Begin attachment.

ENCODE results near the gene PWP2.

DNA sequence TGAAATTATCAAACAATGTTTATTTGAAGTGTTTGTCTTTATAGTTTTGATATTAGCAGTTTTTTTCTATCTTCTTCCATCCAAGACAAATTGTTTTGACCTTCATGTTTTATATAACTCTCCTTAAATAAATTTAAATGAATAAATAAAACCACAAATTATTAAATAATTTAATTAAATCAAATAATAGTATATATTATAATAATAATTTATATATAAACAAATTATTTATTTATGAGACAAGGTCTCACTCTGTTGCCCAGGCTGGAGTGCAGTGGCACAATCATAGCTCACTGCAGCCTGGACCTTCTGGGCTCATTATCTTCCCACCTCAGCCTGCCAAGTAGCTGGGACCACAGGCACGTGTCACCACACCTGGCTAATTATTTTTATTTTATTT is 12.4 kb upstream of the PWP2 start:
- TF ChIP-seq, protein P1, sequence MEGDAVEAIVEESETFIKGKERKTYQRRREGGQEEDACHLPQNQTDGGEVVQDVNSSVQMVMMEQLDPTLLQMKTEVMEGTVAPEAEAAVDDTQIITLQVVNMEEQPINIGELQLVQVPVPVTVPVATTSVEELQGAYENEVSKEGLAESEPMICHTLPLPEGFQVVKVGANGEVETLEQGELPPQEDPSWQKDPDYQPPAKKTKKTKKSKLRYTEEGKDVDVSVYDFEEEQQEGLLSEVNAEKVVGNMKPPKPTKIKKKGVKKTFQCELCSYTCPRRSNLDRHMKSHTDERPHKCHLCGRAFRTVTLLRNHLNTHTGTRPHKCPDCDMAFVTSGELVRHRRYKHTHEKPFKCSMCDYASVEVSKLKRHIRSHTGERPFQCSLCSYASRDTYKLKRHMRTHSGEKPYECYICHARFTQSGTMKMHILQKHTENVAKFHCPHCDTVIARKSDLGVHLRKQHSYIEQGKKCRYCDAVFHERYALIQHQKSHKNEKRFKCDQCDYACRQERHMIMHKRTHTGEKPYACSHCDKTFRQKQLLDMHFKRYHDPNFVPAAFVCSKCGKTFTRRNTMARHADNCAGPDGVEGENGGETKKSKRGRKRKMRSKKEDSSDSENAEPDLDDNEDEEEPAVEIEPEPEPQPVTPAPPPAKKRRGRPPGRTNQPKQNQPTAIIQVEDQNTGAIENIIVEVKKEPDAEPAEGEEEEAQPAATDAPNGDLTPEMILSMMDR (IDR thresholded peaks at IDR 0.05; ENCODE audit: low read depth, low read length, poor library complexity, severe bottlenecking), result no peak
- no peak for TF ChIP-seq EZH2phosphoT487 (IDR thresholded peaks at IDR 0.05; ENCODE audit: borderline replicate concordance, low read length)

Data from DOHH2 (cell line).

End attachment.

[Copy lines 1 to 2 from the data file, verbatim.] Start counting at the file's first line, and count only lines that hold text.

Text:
ENCODE results near the gene PWP2.

DNA sequence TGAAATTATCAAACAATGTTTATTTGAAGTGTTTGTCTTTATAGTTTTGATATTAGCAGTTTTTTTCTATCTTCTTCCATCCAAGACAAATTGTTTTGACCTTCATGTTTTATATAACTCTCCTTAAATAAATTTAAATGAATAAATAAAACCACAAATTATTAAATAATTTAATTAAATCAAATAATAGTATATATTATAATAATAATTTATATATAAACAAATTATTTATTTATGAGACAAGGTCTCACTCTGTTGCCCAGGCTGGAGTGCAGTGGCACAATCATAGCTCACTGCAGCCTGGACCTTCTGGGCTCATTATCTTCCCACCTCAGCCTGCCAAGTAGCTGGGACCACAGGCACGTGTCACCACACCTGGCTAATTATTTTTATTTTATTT is 12.4 kb upstream of the PWP2 start: